You probably worked with or work with someone who is always the expert at whatever you’re talking about or the more accomplished in the experience you undertook. Regardless of who they are, he or she is the person you think is most disliked person in your life. Surprisingly, people actually hate someone even more than the braggart.
You already know that people don’t quit jobs; they quit people. What makes people want to leave a boss might surprise you though.
Pull up most social media, news, or blog sites, and you’ll find that people are mean to each other. How is it possible that we treat each other this way, and what does it mean for you as a leader?
You’ve probably heard someone change the tone of their voice and say, “What we’ve got here is a failure to communicate.” It’s an oft-quoted line from the 1967 film Cool Hand Luke. It’s a mood lightening way people will acknowledge that a breakdown in communication has occurred.
You have way too much on your plate not to delegate. You’re a busy manager with a lot of responsibilities. You know that delegating is one of the most critical skills for any manager to develop. You tried to delegate, and you found that you weren’t really sure what you were doing. You’re not the first leader to try delegating and realize you don’t know what you’re doing.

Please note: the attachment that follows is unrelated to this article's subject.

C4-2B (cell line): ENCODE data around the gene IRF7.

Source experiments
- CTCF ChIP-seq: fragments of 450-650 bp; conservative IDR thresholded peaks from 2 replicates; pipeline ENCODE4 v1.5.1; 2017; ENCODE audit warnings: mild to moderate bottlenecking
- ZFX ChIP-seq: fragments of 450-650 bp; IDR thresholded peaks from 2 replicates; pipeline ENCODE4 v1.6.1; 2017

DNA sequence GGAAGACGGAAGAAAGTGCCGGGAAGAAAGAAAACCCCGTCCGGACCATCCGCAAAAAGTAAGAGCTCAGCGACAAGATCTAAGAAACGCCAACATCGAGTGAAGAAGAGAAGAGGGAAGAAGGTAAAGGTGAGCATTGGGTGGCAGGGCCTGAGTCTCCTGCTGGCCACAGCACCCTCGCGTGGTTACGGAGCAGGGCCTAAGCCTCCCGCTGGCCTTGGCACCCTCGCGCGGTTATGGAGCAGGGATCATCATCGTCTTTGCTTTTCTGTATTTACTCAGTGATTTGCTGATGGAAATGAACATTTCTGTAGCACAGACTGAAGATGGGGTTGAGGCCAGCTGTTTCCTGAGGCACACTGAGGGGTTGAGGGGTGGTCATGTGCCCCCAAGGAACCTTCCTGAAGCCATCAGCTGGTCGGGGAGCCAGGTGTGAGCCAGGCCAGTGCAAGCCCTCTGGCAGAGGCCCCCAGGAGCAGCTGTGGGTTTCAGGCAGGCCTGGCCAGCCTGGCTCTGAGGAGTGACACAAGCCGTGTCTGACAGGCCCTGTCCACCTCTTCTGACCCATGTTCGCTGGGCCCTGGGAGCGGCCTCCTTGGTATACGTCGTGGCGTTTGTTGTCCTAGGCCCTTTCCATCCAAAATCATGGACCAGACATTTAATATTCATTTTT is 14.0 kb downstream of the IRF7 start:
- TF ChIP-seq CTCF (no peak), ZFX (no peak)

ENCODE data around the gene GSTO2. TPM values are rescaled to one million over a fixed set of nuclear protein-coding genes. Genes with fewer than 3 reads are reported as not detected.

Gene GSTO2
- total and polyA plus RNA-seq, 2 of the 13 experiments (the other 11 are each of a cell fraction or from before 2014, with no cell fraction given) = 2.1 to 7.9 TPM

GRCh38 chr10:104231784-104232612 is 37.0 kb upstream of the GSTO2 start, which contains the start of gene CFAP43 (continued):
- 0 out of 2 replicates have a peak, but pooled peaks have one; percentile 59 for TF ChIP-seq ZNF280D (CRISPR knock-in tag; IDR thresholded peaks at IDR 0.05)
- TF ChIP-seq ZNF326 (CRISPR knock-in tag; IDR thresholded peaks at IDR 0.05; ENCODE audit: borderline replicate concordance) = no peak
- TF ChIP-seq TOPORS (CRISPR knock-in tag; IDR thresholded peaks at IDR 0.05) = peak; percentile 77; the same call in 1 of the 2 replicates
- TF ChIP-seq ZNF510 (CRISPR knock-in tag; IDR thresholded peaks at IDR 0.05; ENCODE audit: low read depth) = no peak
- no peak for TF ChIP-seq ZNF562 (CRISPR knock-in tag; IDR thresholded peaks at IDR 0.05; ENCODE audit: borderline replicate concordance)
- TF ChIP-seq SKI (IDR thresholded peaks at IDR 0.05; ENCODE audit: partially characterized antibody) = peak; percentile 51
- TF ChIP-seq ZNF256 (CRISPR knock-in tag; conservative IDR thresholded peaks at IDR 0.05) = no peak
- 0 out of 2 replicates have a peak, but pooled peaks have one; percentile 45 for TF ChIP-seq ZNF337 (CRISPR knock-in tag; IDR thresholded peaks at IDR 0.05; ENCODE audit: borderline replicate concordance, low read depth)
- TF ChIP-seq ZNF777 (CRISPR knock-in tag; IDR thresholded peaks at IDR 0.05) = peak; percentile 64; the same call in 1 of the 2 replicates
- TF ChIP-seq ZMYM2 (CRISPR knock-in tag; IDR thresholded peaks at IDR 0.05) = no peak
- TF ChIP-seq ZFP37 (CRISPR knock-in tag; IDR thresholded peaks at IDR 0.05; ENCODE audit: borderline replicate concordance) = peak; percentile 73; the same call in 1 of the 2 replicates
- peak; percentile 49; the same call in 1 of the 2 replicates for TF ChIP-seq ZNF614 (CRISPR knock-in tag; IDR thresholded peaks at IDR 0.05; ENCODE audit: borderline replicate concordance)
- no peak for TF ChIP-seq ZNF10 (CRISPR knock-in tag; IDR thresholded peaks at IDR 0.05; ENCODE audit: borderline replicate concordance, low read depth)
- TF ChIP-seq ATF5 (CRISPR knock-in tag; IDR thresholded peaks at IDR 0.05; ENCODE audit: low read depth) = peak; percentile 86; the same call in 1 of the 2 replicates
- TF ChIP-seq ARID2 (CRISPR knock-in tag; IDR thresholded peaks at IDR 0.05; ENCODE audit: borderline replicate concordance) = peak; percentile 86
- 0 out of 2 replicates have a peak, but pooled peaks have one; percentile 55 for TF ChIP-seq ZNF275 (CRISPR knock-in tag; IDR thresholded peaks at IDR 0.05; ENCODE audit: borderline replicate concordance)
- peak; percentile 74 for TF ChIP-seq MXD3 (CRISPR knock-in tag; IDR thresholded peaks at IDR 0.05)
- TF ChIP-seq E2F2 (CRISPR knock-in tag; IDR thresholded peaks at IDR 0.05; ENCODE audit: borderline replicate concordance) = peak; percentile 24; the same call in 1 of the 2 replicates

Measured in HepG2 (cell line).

I am convinced that those things we truly believe are played out in our lives on a regular basis, and the things we claim to believe are nothing more than lip service we give to feel better about ourselves or friends to impress them. Unless that is, our actions support what we claim to believe.
In the first novel of the Harry Potter series, the wand maker Ollivander said that Lord Voldemort did great things – terrible, but great. The word great meant something to Ollivander that has led many to question what that is. After all, Voldemort’s reputation was that he was one of, if not, the evilest sorcerer of all time. His Machiavellian reign shouldn’t be something people praise.
Do you have that person in your life who is the authority on everything? I’m not talking about the know-it-all in your life; rather, I’m talking about that person who thinks because they declare something, so it is?
Whenever you’re wrong, admit it; whenever you’re right, shut up. – Ogden Nash
Performance reviews are the misery of managers everywhere. How do you effectively communicate to your employee the areas where they excel, what they should improve, and how it will affect their salary, benefits, and standing with the company? What’s worse for some of you is that you only do it once a year. You may forget what you told each of your reports about their performance, and they might dwell on a detail of the performance review you barely noticed.